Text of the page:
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Lake Hughes residents stay resolute in face of Powerhouse Fire destruction

Posted: June 4, 2013 5:34 p.m.
Updated: June 4, 2013 5:34 p.m.

Lake Hughes resident John Lewis scans the remains of the home he shared at 18076 Newview Drive in Lake Hughes on Tuesday. Signal photo by Dan Watson.

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LAKE HUGHES — When Holly Solberg came to visit Lake Hughes last weekend for a brief vacation, she expected to spend a relaxing time with her mother who lives in the area.

There was no indication that a raging wildfire would roar through the house, reducing her childhood home to so much soot and ash.

“We’re all in a state of shock,” Solberg said Tuesday.

The Solberg’s home of 44 years was destroyed over the weekend by the Powerhouse Fire, a 32,000-acre blaze that devastated the area before moving north.

Though the fire may have come and gone by Tuesday, evidence of its devastation remained. The strong smell of smoke still lingered in the air. Hills that once boasted verdant pine forests were left blackened and bare. Ash, carried on the breeze, fell on what was left in the fire’s wake. Conversations were interrupted by the occasional whir of helicopters picking up water to drop on the still-burning blaze.

Solberg said her mother, Dorothy, owned two structures in Lake Hughes on the eponymous Solberg Way. But like the family home, the nearby house was left as a blackened and twisted pile of rubble.

But despite the destruction, Holly Solberg said the fire is a poignant reminder of what is really important.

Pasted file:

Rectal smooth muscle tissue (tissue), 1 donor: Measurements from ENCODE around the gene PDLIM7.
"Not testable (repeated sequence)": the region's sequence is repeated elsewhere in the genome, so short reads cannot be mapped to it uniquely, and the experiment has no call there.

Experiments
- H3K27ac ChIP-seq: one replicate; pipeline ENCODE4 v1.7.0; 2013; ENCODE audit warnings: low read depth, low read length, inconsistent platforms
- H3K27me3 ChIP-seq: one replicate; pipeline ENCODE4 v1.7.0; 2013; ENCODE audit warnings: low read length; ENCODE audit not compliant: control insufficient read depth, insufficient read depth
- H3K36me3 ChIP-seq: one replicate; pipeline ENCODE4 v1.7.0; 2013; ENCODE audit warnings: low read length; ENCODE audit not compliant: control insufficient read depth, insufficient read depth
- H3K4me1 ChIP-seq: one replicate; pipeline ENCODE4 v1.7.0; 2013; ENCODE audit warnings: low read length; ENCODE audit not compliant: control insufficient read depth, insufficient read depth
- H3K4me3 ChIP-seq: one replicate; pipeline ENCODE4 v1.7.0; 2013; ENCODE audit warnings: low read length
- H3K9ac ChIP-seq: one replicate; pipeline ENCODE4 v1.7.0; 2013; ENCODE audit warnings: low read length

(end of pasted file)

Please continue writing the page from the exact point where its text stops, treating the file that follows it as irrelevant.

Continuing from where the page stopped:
“It’s a reminder, it puts things in perspective,” Solberg said. “We still have each other and home is where the family is.”

Standing in the area that used to be his bedroom on Newview Drive, Lake Hughes resident John Lewis pointed out a number of ceiling tiles, evidence that his home had collapsed in on itself.

“You have all these little shelves of stuff, and each shelf might represent a decade of your life,” Lewis said Tuesday. “And then it’s gone.”

Lewis said he lived in the house with two of his friends, and he is unsure what the future holds.

“I’m stunned and in shock,” Lewis said. “But I’m very much alive.”

Not every home on the tight-knit Newview Drive suffered the same fate. Dennis Immel, who lives across the street from Lewis, stayed in spite of evacuation orders so he could try and save his own home.

“I purchased a bunch of fire equipment a couple of years ago and told myself I would use it if I needed to,” Immel said Tuesday. “It was probably foolish, but I got lucky.”

Immel said the Powerhouse Fire burned through the area with a “200-foot-high wall of flame,” cracking his windows with its heat.

The result is a charred shed, a scorched wood pile and a still-standing home that he can open up to his neighbors to offer them running water.

“For the last three days, everyone has been using my bathroom,” Immel said.

But Immel chalked his still-standing home up to luck as much as to his own efforts.

“I had three or four things going for me,” Immel said. “It’s a newer house so it’s built with construction-resistant materials. It doesn’t have any trees real close that could catch a flame.

“And I stayed here to put water on it.”
On Twitter @LukeMMoney


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